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Original Issue


Far from being seriously ill, Mort Lindsey is heading for new records


In mid-September the word spread from alley to alley wherever the major leaguers rolled: Mort Lindsey was gravely ill. His spectacular bowling career, spanning more than half a century, seemed about to end. But two weeks later Mort was back at the lanes practicing for his 44th appearance in the annual American Bowling Congress championships. He hopes to set another record this year at Fort Wayne.

"I guess the report about my illness was my fault," Lindsey said a few days ago, as he piled three heavy morocco-bound scrapbooks on his table at the Roger Smith Hotel here. "I went to the hospital for a checkup and in between playing gin rummy with my nurse I telephoned some old friends. The harder I tried to convince them I was O.K., the more certain they became that I had one foot in the grave."

The old-timers should have known better. They should have remembered his 20-game match against Jimmy Smith, then U.S. champion, in 1922 at Dwyer's lanes in New York. Going into the final game Lindsey was 88 pins behind. Everyone considered the contest over. But Mort came through with 299 to win by 11 pins.

Then there was his sensational duel in 1929 with the late Billy Knox, first man to roll 300 in the A.B.C. More than $5,000 was wagered on the 60-game, home-and-home event. In the last frame of the 60th game at Knox's alleys in Philadelphia, Lindsey needed three strikes for victory. He got them with three pocket hits.


In country-wide tours, taking on most of the nation's best at their home lanes, Lindsey became known as one of the greatest money bowlers of all time. As late as 1952, shortly after his 64th birthday, he came from behind to win $1,500 in the Bowlers Journal Sweepstakes.

Such a man, the old-timers should have realized, would not quit as long as he had a chance to attain his supreme ambition: the highest lifetime pin total in A.B.C. history. He is currently in fifth place, although his 194 average for 43 tournaments is by far the best among the four-decade men. In first place is Harry Steers, 74, of Elmhurst, Ill., who has bowled in 49 A.B.C.'s.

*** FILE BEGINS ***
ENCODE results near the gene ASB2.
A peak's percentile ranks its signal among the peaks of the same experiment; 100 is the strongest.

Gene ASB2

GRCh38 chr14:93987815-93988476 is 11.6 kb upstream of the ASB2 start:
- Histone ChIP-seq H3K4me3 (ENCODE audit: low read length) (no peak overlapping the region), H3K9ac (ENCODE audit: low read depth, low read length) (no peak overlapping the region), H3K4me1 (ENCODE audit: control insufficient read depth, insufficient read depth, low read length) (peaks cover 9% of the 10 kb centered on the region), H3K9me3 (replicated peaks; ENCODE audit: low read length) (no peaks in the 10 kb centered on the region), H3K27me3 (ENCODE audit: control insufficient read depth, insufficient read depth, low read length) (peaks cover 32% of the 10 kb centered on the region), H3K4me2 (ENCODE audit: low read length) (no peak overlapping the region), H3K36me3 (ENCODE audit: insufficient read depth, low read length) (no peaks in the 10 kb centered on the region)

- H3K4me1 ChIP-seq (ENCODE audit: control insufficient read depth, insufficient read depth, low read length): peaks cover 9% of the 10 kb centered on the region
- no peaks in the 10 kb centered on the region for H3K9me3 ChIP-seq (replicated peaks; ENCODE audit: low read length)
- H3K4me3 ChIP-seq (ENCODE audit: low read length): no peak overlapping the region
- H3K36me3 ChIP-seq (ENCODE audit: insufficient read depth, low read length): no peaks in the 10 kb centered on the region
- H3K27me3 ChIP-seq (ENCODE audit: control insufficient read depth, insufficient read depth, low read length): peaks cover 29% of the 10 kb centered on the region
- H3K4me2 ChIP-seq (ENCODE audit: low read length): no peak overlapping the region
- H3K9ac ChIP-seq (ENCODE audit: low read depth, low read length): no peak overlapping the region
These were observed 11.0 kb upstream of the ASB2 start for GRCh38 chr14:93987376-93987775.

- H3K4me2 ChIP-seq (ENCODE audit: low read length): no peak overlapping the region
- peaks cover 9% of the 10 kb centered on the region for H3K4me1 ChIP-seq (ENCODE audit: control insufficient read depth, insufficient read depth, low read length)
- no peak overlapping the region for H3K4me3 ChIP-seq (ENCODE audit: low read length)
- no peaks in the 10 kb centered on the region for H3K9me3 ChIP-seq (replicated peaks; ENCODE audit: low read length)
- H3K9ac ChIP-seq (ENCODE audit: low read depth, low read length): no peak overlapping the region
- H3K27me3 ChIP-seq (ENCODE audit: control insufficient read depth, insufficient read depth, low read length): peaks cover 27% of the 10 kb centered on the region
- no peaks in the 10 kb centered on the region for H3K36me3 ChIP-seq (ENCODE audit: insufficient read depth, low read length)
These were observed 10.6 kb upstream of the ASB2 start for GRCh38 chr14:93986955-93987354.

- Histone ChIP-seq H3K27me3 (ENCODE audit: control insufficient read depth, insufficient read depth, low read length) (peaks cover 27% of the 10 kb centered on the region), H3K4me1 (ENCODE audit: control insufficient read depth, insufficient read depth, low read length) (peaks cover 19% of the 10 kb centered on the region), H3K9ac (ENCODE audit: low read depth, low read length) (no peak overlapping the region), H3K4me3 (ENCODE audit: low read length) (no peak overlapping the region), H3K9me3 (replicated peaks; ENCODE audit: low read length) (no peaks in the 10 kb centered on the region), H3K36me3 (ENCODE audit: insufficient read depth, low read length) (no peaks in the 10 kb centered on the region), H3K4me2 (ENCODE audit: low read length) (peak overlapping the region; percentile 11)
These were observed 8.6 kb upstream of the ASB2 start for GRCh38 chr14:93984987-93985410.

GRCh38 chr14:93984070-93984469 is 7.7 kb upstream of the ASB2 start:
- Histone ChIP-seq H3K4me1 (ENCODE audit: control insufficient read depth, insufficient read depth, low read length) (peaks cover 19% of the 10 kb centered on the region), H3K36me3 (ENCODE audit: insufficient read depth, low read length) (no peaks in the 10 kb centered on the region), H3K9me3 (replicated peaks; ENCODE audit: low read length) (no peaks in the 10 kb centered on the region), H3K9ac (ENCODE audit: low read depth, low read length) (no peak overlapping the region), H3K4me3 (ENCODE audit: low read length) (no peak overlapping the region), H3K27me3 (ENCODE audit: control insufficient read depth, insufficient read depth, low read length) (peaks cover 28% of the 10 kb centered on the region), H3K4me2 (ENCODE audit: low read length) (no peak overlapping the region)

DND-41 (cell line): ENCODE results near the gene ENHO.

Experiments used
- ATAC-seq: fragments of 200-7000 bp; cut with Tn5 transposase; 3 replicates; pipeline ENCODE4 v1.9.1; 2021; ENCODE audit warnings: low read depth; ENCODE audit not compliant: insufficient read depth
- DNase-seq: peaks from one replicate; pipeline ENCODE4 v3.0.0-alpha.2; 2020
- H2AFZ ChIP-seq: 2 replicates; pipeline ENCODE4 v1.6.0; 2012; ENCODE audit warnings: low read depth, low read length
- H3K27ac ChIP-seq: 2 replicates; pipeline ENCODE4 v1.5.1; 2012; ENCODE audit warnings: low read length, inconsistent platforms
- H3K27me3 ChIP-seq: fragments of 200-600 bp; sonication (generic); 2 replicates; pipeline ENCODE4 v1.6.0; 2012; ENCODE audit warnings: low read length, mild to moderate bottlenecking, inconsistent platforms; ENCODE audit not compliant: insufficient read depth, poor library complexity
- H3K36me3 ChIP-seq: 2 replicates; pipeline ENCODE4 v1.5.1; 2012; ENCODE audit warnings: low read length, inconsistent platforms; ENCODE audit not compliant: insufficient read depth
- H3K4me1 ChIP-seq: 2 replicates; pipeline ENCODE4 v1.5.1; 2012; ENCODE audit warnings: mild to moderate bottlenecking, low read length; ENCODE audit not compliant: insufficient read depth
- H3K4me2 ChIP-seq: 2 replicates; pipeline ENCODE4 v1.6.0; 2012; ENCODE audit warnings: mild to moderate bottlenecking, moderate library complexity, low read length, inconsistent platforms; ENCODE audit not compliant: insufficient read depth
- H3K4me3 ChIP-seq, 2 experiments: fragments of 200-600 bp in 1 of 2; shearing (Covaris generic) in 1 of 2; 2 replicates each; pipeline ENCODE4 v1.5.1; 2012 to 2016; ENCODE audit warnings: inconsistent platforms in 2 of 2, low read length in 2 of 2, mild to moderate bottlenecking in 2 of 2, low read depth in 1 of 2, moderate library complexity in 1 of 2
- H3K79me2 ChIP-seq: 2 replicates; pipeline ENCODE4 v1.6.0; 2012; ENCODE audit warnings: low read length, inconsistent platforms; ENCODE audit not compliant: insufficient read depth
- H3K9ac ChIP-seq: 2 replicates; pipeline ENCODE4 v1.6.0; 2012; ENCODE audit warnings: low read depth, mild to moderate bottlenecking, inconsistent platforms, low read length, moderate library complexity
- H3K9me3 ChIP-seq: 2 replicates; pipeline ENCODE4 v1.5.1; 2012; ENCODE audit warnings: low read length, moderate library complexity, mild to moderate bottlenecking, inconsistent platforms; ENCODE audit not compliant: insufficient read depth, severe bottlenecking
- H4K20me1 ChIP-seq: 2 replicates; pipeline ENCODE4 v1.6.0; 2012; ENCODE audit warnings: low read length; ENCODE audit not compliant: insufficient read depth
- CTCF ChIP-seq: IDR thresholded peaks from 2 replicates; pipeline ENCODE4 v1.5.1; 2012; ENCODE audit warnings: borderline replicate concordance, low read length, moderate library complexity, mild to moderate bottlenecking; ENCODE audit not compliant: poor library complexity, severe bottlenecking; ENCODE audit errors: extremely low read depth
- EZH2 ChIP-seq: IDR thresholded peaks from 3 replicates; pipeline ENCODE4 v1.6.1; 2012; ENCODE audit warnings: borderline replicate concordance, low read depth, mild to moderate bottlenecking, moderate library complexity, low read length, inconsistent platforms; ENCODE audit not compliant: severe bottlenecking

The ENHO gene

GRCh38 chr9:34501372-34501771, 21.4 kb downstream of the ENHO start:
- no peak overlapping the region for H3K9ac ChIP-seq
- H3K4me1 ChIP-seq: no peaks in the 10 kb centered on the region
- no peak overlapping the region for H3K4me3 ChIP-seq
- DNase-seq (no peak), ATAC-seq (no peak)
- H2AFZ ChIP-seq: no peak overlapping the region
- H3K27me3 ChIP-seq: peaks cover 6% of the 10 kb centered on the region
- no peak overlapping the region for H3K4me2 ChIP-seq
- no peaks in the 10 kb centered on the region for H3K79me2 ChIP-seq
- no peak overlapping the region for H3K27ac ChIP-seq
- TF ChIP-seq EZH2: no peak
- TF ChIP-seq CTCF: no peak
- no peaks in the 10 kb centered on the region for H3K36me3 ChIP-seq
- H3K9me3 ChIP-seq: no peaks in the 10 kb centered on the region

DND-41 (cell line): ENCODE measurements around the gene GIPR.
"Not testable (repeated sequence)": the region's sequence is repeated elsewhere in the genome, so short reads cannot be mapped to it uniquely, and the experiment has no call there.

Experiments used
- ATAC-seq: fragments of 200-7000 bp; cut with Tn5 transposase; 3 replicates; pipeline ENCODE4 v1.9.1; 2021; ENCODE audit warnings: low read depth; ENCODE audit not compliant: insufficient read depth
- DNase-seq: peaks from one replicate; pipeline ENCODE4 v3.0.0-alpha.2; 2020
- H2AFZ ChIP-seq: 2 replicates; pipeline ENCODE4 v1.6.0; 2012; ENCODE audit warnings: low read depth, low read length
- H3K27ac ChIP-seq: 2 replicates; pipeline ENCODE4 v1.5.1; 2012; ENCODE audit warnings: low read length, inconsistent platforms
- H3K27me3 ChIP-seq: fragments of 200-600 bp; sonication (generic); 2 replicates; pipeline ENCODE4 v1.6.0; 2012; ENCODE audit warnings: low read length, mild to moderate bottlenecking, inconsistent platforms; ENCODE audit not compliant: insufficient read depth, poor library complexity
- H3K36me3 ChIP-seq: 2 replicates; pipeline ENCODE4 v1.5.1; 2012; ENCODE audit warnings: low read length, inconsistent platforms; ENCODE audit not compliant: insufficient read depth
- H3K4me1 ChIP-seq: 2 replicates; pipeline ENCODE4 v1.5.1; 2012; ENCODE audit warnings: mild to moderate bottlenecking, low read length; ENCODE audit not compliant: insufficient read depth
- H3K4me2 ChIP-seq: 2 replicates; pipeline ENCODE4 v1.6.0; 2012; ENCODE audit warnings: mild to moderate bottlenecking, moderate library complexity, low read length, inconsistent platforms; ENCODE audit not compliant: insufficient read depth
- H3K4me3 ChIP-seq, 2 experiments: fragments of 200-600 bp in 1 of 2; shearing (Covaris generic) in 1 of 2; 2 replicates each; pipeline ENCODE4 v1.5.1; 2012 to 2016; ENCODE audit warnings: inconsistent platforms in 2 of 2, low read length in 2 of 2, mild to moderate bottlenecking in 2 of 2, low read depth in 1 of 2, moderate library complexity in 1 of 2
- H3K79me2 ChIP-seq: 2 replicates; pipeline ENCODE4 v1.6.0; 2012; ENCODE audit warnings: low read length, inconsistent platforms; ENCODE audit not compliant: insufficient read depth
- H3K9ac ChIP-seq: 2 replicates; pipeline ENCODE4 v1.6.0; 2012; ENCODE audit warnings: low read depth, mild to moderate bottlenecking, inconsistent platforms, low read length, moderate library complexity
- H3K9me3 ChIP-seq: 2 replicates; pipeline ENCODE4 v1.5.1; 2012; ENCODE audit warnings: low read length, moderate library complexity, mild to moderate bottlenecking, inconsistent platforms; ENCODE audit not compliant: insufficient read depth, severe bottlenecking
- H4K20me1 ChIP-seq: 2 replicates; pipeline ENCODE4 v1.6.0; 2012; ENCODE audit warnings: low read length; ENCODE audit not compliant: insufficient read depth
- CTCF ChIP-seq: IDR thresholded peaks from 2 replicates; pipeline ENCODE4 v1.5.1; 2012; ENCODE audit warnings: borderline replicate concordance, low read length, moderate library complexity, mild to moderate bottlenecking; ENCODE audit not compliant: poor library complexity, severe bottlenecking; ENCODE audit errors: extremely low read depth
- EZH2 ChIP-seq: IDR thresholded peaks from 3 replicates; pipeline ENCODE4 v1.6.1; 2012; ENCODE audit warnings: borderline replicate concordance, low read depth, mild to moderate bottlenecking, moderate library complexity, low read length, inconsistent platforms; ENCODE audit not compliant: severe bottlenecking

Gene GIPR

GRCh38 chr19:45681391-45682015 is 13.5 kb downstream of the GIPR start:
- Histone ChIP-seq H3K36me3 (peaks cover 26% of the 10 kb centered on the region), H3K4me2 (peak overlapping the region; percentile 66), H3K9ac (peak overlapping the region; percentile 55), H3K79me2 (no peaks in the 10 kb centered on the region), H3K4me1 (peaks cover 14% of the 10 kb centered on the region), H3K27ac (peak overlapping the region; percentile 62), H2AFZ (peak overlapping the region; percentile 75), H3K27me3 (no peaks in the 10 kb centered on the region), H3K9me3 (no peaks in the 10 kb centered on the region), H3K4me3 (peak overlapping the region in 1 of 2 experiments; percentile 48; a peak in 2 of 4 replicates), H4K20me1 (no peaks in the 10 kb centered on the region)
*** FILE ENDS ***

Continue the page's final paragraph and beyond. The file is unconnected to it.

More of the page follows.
To beat Steers's total of 82,672 pins (188 average) Lindsey, who has rolled up 71,135 pins, would have to compete at least six more years. He will be 66 in December, but this night at the Roger Smith, his large, oval face beaming as he relived some of the great moments of the past, he felt confident that "the odds against me aren't too big." He had rolled 213-570 in his league the night before in Chester, N.Y.


"It's all here," Mort said, indicating time-yellowed clippings, score sheets and other memorabilia in the scrapbooks he has maintained since 1900, "the entire story of my life."

Well, some of "the Lindsey story" was there. How, in 1911, he and George Kelsey rolled a 12-hour marathon in bathing suits in New Haven. Mort spotted Kelsey 550 pins and won by five.... How in 1912 he captured the National Bowling Association all-events with a world record 2,031 that stood for many years...led Brunswick to the A.B.C. team title...repeated in 1914 with the New Haven quintet...won the A.B.C. all-events in 1919...and so on through election to the Hall of Fame in 1941.

But there is more to the story than the scrapbooks tell. There was, for instance, Joe Porto, Lindsey's teammate and friend for 25 years. When Porto died in 1942, Mort sent a floral wreath in the shape of an alley, with a ball heading for the strike pocket.

There was Esther Dugan Lindsey, who married Mort in 1915. Perhaps she did not match her husband's enthusiasm for the sport, but she proved a great asset to his career in the bowling establishment he operated in Stamford for 19 years. When she died here of a heart attack on March 23, 1947, Lindsey was competing in the U.S. team championships in Detroit.

And there was wealthy Mrs. Minnie Lindsey of New York, Mort's mother, who tried desperately to keep him away from the alleys when he was a boy. When he won the 86th Street Y.M.C.A. title at the age of 14, she consoled herself with the thought that some day he would be a great doctor, lawyer or financier.

In 1951, while rolling in the A.B.C. in St. Paul, Lindsey was handed a package containing a pair of tiny, gilded, five-buttoned shoes. A tag on one of them conveyed the message: "I am sending you these shoes for the A.B.C. tournament because they are the first shoes you struck out in." Minnie Lindsey had finally resigned herself to the fact that bowling was her son's life.





Little Albie Booth led Yale to a spectacular upset of Army 25 years ago this week. With Army ahead 13-0 in the second quarter, the 140-pound whirligig entered the game. He dodged here, scampered there and sped down the field for three touchdowns. He kicked the extra points too (above right). By the third quarter Army was routed and Albie had become a Yale immortal. Final score: Yale 21, Army 13.